|Word Document PDF Document|
FOR IMMEDIATE RELEASE
Media Contact: Terrie Prosper, 415.703.1366, email@example.com
REVISED CONSUMER BILL OF RIGHTS PROPOSED
EXPANDED PROPOSAL INCLUDES "INTERNET FREEDOM" AND "NAKED DSL"
SAN FRANCISCO, May 2, 2005 - Commissioner Susan P. Kennedy of the California Public Utilities Commission (PUC) today introduced a revised version of the so-called Telecommunications Consumer Bill of Rights (BOR) today, adding "Internet Freedom" and "Naked DSL" to the list of basic rights that should be guaranteed to consumers.
The proposal reinstates the rights included in the original version of the Bill of Rights, which was suspended by the PUC in January, but modifies the list of rights to ensure that consumers are covered regardless of the technology they choose. "These changes make this a Bill of Rights for the future, instead of a throwback to the past," Commissioner Kennedy said.
"The most effective means of consumer protection in a competitive market is freedom of choice," Commissioner Kennedy said. "Armed with the right information and the right to choose, the consumer is the most powerful force in the market today. In order to exercise that choice, laws and regulations against fraud and slamming must be strictly enforced, consumers must be free to choose the services they want and be able to make informed decisions about the terms and conditions of services for which they contract."
The revised Bill of Rights includes:
· The right to select the voice service you want and have that choice respected.
· The right to access lawful content over the Internet without interference from a broadband provider.
· The right to purchase broadband services without being forced to buy local calling service from the broadband provider.
· The right to keep your local phone number when you change voice service providers.
· The right to receive clear and complete information about rates, terms and conditions of service and to be charged only for what you ordered.
· The right to receive clear and complete information about limitations on service, including upload and download speeds, applications, security or equipment.
· The right to personal privacy.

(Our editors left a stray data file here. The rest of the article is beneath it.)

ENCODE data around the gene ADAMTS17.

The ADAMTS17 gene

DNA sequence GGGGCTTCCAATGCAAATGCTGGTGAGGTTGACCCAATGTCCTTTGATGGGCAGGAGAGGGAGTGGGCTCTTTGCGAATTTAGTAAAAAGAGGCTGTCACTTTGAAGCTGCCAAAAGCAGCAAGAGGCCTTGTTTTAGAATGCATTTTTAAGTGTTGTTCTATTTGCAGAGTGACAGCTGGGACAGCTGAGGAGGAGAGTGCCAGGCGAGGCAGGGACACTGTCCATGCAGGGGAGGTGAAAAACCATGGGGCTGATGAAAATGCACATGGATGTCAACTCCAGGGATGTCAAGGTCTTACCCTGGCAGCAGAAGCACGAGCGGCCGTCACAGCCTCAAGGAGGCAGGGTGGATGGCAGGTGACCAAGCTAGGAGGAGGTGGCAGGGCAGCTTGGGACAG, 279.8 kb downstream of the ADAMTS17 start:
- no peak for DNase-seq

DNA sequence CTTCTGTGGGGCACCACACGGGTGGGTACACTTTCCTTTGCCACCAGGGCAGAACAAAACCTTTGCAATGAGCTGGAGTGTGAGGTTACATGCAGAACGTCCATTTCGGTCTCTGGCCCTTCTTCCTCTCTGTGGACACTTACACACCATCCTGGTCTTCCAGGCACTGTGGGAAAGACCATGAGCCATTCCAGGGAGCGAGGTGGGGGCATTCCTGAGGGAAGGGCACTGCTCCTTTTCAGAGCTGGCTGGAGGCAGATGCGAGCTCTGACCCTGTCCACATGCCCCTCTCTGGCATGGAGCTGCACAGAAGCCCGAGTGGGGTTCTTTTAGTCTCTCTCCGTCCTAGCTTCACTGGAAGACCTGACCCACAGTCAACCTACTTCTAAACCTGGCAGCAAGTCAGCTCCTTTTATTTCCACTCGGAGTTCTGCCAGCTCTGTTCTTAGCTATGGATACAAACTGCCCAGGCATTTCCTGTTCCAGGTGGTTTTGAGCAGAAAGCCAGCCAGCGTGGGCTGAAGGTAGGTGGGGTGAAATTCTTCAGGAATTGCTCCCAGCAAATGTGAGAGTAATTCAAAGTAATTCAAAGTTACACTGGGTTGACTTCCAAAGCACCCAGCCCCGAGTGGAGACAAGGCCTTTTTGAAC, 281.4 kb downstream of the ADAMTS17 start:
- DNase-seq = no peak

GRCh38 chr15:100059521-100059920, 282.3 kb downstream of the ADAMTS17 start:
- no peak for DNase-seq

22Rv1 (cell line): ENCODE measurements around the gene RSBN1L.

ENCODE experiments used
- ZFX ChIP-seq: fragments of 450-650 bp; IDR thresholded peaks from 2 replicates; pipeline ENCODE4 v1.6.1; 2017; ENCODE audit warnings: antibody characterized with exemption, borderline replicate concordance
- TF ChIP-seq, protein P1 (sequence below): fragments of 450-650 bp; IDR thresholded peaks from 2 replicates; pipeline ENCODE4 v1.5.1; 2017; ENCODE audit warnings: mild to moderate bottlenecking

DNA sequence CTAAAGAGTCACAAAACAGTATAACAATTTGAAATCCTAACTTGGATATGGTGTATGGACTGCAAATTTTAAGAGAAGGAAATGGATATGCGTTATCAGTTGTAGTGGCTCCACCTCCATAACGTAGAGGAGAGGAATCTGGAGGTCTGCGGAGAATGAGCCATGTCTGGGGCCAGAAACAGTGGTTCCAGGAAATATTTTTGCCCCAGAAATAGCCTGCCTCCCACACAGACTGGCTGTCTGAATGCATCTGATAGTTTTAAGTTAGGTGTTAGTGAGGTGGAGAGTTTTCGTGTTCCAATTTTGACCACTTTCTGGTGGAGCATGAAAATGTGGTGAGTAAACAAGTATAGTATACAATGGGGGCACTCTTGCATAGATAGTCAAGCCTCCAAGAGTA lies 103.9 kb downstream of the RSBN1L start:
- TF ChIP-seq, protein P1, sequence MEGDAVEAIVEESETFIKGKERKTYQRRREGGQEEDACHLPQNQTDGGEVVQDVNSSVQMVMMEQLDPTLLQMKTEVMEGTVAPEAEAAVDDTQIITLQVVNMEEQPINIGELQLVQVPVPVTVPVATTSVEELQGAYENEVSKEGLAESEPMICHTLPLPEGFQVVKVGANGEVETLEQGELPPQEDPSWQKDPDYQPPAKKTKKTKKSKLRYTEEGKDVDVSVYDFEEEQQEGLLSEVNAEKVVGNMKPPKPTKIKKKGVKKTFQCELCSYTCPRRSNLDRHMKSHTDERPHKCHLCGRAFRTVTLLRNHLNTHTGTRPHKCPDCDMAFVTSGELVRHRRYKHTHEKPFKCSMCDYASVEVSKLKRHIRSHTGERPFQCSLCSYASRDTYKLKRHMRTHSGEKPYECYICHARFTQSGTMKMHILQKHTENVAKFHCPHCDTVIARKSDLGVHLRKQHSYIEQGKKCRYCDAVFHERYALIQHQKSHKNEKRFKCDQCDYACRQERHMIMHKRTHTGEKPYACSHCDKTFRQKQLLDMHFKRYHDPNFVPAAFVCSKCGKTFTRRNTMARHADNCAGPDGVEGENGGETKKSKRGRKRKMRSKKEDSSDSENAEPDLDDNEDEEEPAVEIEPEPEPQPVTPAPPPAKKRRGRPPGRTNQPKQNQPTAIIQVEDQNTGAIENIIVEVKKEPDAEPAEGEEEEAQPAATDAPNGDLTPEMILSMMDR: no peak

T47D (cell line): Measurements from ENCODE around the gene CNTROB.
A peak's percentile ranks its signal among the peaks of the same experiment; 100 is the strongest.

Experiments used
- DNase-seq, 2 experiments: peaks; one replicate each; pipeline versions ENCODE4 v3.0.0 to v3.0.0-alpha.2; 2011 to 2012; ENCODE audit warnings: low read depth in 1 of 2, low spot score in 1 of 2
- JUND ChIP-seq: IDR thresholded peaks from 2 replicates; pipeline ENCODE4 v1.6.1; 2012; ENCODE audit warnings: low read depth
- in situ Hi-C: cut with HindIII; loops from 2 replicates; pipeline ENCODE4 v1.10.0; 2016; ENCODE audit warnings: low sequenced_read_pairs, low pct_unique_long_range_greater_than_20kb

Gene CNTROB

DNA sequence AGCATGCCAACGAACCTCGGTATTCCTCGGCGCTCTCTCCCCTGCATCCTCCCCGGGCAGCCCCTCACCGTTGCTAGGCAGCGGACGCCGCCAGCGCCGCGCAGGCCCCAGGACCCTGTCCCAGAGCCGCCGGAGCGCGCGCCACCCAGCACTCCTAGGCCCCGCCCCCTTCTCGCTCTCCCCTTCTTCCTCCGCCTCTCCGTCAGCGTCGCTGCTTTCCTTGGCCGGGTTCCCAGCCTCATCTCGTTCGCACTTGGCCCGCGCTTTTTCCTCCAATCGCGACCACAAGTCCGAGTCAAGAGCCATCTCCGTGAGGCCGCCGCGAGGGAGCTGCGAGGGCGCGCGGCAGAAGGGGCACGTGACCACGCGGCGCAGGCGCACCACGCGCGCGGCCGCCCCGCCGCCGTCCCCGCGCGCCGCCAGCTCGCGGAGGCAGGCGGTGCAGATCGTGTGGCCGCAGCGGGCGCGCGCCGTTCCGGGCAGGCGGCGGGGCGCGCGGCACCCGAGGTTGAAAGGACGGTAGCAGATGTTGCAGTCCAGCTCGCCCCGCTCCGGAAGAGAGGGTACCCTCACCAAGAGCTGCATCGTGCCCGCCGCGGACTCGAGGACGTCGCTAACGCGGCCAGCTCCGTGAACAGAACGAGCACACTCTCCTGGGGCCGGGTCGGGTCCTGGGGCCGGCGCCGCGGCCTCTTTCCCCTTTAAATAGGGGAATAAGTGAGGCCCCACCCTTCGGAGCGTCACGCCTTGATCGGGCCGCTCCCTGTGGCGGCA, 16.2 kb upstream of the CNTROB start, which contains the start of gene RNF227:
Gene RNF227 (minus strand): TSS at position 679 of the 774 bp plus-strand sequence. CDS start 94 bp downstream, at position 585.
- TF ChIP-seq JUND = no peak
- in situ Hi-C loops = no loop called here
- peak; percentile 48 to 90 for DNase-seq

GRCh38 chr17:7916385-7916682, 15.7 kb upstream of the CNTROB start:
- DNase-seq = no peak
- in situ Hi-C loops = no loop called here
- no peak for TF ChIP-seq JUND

· The right to participate in public proceedings affecting your rights.
· The right to accurate and understandable bills.
· The right to be free from prejudice and discrimination.
· The right to personal and financial security
· The right to receive clear and complete information about access to 911 emergency services.
Commissioner Kennedy's ruling calls for parties to submit arguments as to the effectiveness of existing laws and regulations to enforce these rights and for parties to back-up their arguments with facts. Evidentiary hearings will be held to determine the facts in cases where parties disagree on the effectiveness of current laws and regulations. With this ruling, all of the original Consumer Bill of Rights would be reinstated with the exception of detailed implementation rules and new regulations in Part 2, which will remain suspended during this review process.
"The problem with the original decision wasn't the Bill of Rights," Commissioner Kennedy said, "it was the way the Commission went crazy trying to implement them. In the original version of the BOR the PUC tried to regulate every detail of interaction between a customer and a provider - right down to the font size in their brochures, the format of their bills, and the 20-minute speech customers had to listen to on every sales call. They put 200 new regulations on top of old regulations that conflicted with federal rules and existing state law - making compliance costly and impossible. Those regulations made the IRS code look simple."
"The worst part," Commissioner Kennedy continued, "was that the regulations would have driven costs to consumers through the roof. Customers in rural areas, and many small businesses, were facing price increases as high as 17 percent if we'd gone ahead with all those rules."
For the revised Bill of Rights, each proposed right will be examined in light of existing law and regulation in order to determine whether new laws or regulations are needed to enforce them, or whether better enforcement of existing laws and regulations can best protect these rights for consumers.
Several of the provisions in the revised Bill of Rights address telecommunications services not subject to regulation by State commissions, such as Internet Freedom and Local Number Portability. In adopting the revised Bill of Rights the Commission would not be asserting regulatory jurisdiction over broadband service providers or any other entity or service not currently subject to regulation by the PUC. The PUC has broad authority to enforce existing laws and regulations on Commission-regulated entities and holders of certificates of public convenience and necessity (CPCN). The Commission also has authority to place certain types of conditions on entities executing mergers and acquisitions under California law if it is in the public interest to do so.
Additionally, the Commission may seek delegated authority from the Federal Communications Commission to make adherence to these principles a condition for any provider seeking authorization to use resources assigned to California from the North American Numbering Plan (NANP).
"The bottom line," Commissioner Kennedy said, "is that there are many ways in which this Commission can protect consumers' rights. We just have to think outside the old regulatory boxes."
For more information on the PUC, please visit www.cpuc.ca.gov.